For a record tightly knit around fresh wounds, it’s understandable that Obsidian has moments of disrepair. “No Past Lives” is sliced down the middle, a burnt out track that would have moved thrillingly through the ever-permeating Cerulean, but here cuts into a record that gains pace rapidly and blazes a trail on its way. The brief and repeating piano phrase serves its song like a concerto, dumping Wiesenfeld from the picture and appealing only, really, as an experiment. The two tracks beside “No Past Lives” are engulfing, making large strides over terrain Wiesenfeld transparently describes (“come kill me”, he beckons on “Earth Death”), and between them this emptying, sparse track seems like one of his symbolic gestures, treating a specific moment as a way of explaining the ineffable.
Obsidian can repeat and whirr onward in that way, mulling over dark corners of personal tragedies, but aside from “No Past Lives”, it never circulates. The desire to make pop songs has been complementary to the self-referential songwriting Wiesenfeld has chosen to do, his choruses able to reinforce disdain, exemplify arousal as it grows and grows, or feel around until the sensation hits. “Incompatible” is about the ghost his first boyfriend has left behind, and its repetition of one, ambiguous refrain—“Fail your maiden voyage”—haunts the places this love story has existed, seeking to exorcise past memories rather than keep them around as trinkets. (“You know this is never your home”, Wiesenfeld hums, furthering the album’s attempt at baptism.) The album’s obvious single, “Miasma Sky”, impressed on me the sense of inertia Wiesenfeld has claimed to feel in older Baths material. Its changes are dramatic, trying to shift into different frames of mind and then come back down to its base quietly and serenely, like the unsoiled IDM Boards of Canada might make. These moments aren’t grandly felt, but they feed into the high tension of Obsidian’s confessions. It’s an album about the ominous quiet of memories existing only in the moment, and an attempt to trace and destroy the ones that torture the mind. This time, Wiesenfeld takes them on himself.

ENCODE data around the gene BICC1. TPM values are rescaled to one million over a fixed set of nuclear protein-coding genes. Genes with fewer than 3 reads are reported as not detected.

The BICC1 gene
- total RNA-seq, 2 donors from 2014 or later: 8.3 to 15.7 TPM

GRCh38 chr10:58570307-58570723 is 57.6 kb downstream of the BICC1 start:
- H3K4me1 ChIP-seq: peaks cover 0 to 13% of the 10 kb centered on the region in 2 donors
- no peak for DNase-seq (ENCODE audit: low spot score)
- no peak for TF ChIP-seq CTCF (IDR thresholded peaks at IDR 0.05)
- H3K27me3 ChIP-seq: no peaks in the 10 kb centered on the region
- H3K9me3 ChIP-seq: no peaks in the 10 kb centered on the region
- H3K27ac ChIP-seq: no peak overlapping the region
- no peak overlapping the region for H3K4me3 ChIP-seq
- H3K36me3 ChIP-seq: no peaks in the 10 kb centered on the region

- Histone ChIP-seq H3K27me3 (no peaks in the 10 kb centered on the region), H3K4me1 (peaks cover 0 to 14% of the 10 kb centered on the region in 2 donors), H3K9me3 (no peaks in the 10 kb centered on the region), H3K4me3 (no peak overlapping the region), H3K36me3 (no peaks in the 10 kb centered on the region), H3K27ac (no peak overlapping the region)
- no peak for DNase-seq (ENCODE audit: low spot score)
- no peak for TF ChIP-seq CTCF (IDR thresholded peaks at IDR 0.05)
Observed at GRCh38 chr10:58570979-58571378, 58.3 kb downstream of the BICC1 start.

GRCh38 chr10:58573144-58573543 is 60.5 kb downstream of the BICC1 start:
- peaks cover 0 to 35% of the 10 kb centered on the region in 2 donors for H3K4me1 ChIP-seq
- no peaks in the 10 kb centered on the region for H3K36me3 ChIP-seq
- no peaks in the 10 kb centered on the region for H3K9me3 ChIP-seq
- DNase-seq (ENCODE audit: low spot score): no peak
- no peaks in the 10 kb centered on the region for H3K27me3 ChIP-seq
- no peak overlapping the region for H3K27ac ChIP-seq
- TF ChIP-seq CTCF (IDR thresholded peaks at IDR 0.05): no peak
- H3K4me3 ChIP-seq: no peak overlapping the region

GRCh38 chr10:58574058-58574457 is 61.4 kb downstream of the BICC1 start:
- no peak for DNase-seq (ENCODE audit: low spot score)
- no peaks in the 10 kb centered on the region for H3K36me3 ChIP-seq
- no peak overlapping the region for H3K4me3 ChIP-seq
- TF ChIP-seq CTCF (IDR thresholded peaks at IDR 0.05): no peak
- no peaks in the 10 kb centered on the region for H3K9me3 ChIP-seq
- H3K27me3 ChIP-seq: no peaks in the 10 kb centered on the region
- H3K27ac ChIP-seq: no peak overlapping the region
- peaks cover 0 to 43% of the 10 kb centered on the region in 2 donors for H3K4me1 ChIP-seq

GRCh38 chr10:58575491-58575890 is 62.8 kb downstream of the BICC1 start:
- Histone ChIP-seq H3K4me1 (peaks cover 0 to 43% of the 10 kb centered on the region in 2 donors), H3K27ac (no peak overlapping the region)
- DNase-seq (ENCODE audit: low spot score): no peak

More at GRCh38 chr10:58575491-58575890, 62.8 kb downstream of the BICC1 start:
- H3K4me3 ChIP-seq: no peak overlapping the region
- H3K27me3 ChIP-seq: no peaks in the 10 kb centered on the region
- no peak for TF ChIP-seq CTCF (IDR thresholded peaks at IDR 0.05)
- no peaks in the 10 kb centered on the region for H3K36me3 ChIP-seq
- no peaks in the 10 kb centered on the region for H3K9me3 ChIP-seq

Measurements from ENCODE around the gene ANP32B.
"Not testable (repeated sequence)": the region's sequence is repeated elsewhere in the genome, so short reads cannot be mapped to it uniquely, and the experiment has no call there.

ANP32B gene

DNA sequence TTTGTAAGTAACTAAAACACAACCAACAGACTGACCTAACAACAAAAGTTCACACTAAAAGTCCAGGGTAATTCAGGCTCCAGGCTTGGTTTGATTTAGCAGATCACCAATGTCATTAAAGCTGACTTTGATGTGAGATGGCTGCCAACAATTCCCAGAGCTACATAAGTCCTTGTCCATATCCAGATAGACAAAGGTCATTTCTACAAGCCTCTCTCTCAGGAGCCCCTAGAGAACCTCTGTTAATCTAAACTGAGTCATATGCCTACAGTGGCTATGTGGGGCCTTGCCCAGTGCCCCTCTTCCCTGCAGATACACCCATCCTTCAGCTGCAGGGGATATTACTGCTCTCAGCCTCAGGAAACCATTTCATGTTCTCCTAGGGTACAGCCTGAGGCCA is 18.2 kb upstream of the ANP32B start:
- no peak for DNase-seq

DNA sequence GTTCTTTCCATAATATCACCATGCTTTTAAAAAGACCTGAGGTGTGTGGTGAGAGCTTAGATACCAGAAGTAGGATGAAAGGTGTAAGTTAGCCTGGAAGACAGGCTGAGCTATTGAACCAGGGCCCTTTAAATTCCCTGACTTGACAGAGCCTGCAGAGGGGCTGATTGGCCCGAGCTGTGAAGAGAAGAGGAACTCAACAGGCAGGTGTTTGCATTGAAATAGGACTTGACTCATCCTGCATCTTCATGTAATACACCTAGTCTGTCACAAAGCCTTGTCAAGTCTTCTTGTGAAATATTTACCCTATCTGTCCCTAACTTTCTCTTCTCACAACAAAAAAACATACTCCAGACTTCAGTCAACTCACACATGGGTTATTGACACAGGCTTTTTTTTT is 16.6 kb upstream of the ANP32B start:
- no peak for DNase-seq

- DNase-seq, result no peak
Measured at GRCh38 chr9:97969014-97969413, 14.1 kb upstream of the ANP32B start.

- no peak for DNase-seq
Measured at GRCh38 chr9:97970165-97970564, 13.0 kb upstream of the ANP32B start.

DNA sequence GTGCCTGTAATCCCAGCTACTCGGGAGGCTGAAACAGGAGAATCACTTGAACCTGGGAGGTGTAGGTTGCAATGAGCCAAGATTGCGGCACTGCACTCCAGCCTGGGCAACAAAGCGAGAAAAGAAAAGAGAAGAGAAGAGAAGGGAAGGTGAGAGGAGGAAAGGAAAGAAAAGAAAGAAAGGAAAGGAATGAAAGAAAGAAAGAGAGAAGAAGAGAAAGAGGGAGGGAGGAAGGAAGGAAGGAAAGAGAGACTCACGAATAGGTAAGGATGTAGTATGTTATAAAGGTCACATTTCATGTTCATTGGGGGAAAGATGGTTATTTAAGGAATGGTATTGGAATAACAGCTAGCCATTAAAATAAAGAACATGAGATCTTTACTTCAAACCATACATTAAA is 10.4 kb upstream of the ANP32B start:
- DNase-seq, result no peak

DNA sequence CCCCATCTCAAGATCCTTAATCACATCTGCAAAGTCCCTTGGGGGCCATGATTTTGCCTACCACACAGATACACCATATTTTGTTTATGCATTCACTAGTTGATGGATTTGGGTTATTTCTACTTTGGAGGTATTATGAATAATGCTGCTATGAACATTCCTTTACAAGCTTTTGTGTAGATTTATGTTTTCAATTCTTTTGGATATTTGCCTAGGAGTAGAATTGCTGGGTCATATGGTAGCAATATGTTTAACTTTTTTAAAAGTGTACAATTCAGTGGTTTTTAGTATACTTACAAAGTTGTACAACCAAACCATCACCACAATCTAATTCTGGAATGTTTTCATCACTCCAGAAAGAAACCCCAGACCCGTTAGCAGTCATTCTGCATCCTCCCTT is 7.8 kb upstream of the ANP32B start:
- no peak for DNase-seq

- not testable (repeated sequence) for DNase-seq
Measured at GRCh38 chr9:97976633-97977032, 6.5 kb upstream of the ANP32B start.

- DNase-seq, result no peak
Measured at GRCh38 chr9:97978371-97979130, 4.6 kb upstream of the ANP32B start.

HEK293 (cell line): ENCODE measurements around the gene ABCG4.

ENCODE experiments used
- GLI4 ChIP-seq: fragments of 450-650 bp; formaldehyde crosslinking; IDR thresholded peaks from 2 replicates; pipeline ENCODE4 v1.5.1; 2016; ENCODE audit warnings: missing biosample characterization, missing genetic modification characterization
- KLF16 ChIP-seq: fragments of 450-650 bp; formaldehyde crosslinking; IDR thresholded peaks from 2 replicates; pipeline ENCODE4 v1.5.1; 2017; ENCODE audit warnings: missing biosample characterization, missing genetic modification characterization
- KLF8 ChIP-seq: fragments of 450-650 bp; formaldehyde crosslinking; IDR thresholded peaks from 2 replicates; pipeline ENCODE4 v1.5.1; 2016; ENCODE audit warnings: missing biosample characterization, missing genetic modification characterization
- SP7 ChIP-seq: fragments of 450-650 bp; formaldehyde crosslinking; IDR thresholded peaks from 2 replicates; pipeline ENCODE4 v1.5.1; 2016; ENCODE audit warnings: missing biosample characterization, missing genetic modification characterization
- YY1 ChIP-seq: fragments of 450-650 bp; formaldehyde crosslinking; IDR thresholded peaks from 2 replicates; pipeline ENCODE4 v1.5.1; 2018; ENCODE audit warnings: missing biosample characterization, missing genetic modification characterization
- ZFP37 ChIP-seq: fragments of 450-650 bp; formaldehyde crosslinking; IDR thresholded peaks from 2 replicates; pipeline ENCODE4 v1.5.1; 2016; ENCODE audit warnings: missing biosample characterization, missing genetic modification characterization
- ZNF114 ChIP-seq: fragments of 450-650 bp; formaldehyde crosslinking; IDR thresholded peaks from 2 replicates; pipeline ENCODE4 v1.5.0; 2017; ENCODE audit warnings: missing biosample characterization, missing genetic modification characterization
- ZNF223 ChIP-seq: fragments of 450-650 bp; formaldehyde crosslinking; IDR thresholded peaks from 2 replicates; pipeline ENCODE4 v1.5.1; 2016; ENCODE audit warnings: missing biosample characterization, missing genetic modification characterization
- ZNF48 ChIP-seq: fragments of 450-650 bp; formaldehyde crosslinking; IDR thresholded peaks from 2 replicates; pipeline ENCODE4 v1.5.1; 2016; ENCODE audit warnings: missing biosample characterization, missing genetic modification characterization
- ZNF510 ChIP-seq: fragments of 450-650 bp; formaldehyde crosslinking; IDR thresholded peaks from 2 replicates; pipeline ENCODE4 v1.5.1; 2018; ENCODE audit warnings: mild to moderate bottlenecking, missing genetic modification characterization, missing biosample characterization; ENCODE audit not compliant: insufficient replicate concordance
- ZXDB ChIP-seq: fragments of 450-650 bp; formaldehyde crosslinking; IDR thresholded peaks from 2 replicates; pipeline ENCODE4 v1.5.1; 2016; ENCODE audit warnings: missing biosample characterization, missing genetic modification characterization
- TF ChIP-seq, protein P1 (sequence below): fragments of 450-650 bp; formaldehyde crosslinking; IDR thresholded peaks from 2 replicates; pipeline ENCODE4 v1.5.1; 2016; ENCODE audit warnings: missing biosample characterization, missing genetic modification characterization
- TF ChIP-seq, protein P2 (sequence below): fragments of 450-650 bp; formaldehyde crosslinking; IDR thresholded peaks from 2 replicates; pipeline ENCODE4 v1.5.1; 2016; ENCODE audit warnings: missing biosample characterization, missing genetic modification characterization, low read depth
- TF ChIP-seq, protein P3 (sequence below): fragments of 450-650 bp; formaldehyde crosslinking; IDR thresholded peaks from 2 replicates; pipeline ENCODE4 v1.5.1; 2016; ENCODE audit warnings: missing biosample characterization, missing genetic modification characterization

- "Miasma Sky" SoundCloud
// Sound Affects
"The man whose songs were recorded by Johnny Cash, Alan Jackson, Ricky Skaggs, David Allan Coe, The Highwaymen, and countless others succumbs to time’s cruel cue that the only token of permanence we have to offer are the effects of shared moments and memories.READ the article